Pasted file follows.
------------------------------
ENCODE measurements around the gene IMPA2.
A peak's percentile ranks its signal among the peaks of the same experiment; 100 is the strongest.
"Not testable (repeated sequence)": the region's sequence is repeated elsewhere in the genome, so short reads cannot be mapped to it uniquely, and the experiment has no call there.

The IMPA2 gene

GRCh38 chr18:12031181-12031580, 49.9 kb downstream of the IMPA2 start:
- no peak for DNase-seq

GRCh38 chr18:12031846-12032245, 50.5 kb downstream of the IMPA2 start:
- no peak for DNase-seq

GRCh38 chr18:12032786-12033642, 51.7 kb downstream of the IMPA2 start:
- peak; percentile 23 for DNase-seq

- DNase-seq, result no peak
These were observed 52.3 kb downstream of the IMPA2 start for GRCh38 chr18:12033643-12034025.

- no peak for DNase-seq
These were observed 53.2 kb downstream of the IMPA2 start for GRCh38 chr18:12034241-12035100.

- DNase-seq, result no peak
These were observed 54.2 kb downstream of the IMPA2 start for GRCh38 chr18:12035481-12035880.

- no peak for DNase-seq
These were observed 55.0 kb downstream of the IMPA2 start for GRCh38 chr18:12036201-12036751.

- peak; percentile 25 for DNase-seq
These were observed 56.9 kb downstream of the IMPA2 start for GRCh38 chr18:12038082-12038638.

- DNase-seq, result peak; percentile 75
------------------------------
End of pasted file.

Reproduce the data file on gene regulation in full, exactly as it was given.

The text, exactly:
ENCODE measurements around the gene IMPA2.
A peak's percentile ranks its signal among the peaks of the same experiment; 100 is the strongest.
"Not testable (repeated sequence)": the region's sequence is repeated elsewhere in the genome, so short reads cannot be mapped to it uniquely, and the experiment has no call there.

The IMPA2 gene

GRCh38 chr18:12031181-12031580, 49.9 kb downstream of the IMPA2 start:
- no peak for DNase-seq

GRCh38 chr18:12031846-12032245, 50.5 kb downstream of the IMPA2 start:
- no peak for DNase-seq

GRCh38 chr18:12032786-12033642, 51.7 kb downstream of the IMPA2 start:
- peak; percentile 23 for DNase-seq

- DNase-seq, result no peak
These were observed 52.3 kb downstream of the IMPA2 start for GRCh38 chr18:12033643-12034025.

- no peak for DNase-seq
These were observed 53.2 kb downstream of the IMPA2 start for GRCh38 chr18:12034241-12035100.

- DNase-seq, result no peak
These were observed 54.2 kb downstream of the IMPA2 start for GRCh38 chr18:12035481-12035880.

- no peak for DNase-seq
These were observed 55.0 kb downstream of the IMPA2 start for GRCh38 chr18:12036201-12036751.

- peak; percentile 25 for DNase-seq
These were observed 56.9 kb downstream of the IMPA2 start for GRCh38 chr18:12038082-12038638.

- DNase-seq, result peak; percentile 75